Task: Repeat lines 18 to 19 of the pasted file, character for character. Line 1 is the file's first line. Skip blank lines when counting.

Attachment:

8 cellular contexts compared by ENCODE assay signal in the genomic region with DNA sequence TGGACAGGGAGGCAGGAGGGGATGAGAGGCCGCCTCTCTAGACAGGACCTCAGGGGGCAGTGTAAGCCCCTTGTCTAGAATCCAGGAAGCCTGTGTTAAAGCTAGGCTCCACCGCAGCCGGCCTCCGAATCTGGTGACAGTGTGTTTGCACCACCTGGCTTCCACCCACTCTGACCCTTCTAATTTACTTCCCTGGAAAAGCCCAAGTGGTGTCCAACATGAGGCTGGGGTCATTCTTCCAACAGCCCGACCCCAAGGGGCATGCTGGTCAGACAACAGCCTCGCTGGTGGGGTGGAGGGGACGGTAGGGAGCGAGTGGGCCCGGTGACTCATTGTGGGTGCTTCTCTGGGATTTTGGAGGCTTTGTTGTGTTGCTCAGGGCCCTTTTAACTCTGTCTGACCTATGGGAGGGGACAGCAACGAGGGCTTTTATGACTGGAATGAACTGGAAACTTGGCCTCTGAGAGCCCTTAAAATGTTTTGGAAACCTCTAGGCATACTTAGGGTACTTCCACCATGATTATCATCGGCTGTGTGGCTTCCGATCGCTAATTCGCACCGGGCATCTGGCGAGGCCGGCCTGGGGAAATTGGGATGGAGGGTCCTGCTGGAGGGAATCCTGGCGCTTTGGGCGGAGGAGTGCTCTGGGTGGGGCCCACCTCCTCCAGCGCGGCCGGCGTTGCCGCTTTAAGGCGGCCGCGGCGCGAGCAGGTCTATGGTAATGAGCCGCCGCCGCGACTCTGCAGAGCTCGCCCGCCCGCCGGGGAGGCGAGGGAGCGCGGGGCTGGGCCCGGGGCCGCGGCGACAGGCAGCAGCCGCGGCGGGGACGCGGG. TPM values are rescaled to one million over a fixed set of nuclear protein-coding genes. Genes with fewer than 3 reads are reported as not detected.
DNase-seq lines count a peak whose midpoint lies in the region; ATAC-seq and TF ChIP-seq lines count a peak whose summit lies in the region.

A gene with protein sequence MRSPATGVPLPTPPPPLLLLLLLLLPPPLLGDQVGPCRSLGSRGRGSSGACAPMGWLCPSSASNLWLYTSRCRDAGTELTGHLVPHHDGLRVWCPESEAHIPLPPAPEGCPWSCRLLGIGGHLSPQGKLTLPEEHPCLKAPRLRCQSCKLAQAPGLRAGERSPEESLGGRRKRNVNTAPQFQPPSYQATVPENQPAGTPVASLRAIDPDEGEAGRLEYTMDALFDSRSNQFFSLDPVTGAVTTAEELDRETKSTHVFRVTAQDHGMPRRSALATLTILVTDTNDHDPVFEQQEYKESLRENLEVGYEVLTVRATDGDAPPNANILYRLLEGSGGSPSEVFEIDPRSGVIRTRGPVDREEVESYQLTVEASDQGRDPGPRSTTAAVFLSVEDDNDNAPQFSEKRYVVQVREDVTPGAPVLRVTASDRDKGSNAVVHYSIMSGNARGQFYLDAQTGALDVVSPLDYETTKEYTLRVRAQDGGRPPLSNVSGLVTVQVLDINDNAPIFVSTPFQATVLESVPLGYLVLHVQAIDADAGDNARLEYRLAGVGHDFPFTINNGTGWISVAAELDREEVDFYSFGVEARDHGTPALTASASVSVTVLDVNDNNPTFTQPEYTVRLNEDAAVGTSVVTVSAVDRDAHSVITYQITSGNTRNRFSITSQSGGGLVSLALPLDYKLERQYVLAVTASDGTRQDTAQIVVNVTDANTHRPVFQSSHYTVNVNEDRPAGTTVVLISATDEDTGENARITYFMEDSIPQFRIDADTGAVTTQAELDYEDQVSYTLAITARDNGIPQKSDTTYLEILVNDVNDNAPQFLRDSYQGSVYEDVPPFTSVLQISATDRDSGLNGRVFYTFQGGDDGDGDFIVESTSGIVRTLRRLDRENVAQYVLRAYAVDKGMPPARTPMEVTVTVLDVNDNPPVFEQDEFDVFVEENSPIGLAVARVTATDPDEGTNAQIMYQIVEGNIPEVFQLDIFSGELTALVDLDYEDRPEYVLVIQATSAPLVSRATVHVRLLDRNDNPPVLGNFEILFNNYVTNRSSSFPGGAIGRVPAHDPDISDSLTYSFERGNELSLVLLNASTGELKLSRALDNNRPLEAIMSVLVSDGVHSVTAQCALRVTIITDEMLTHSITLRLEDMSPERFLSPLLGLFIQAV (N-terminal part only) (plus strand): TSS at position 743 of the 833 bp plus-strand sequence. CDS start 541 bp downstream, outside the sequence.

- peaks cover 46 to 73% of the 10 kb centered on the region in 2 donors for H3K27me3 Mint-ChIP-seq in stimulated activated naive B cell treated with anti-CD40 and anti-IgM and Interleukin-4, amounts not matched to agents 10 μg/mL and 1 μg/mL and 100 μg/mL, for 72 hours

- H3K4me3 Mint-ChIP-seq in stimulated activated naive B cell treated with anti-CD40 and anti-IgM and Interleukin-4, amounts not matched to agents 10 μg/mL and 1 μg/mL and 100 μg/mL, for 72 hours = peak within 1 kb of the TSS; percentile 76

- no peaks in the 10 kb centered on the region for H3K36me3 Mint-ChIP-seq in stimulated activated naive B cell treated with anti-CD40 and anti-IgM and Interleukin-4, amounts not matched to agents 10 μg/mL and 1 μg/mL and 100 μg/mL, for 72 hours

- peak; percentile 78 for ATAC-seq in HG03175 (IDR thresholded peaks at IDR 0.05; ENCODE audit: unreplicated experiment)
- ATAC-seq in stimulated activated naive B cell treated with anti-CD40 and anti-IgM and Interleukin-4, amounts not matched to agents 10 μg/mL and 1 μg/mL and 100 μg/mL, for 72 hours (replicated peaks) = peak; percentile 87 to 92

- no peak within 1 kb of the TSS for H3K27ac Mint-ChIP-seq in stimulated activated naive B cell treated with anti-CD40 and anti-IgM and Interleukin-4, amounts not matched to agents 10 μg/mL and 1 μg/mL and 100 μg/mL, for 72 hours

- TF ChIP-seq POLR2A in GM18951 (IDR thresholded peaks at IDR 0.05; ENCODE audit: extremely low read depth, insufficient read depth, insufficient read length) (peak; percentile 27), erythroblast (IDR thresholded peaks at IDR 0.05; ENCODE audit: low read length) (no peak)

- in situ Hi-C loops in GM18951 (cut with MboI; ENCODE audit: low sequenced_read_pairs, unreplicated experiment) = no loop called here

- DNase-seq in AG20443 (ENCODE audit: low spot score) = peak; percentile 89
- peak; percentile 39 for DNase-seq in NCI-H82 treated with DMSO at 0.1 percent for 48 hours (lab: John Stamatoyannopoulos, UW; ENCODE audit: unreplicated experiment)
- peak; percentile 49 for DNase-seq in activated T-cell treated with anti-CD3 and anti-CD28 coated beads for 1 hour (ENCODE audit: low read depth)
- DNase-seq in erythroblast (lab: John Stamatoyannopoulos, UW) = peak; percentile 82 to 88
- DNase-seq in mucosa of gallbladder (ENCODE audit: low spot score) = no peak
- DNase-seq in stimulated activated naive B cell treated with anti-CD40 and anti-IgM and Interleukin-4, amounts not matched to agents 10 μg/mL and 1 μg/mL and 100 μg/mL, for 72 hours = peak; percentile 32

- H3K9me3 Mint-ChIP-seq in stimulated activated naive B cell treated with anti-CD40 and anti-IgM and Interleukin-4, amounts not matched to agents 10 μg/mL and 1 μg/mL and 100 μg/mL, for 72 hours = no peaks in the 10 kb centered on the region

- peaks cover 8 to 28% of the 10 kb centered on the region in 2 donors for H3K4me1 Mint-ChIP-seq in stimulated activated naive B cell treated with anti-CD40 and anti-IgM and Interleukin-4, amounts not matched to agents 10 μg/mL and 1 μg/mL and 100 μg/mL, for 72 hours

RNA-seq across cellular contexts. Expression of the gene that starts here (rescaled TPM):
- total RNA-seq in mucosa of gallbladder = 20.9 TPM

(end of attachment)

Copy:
- H3K9me3 Mint-ChIP-seq in stimulated activated naive B cell treated with anti-CD40 and anti-IgM and Interleukin-4, amounts not matched to agents 10 μg/mL and 1 μg/mL and 100 μg/mL, for 72 hours = no peaks in the 10 kb centered on the region

- peaks cover 8 to 28% of the 10 kb centered on the region in 2 donors for H3K4me1 Mint-ChIP-seq in stimulated activated naive B cell treated with anti-CD40 and anti-IgM and Interleukin-4, amounts not matched to agents 10 μg/mL and 1 μg/mL and 100 μg/mL, for 72 hours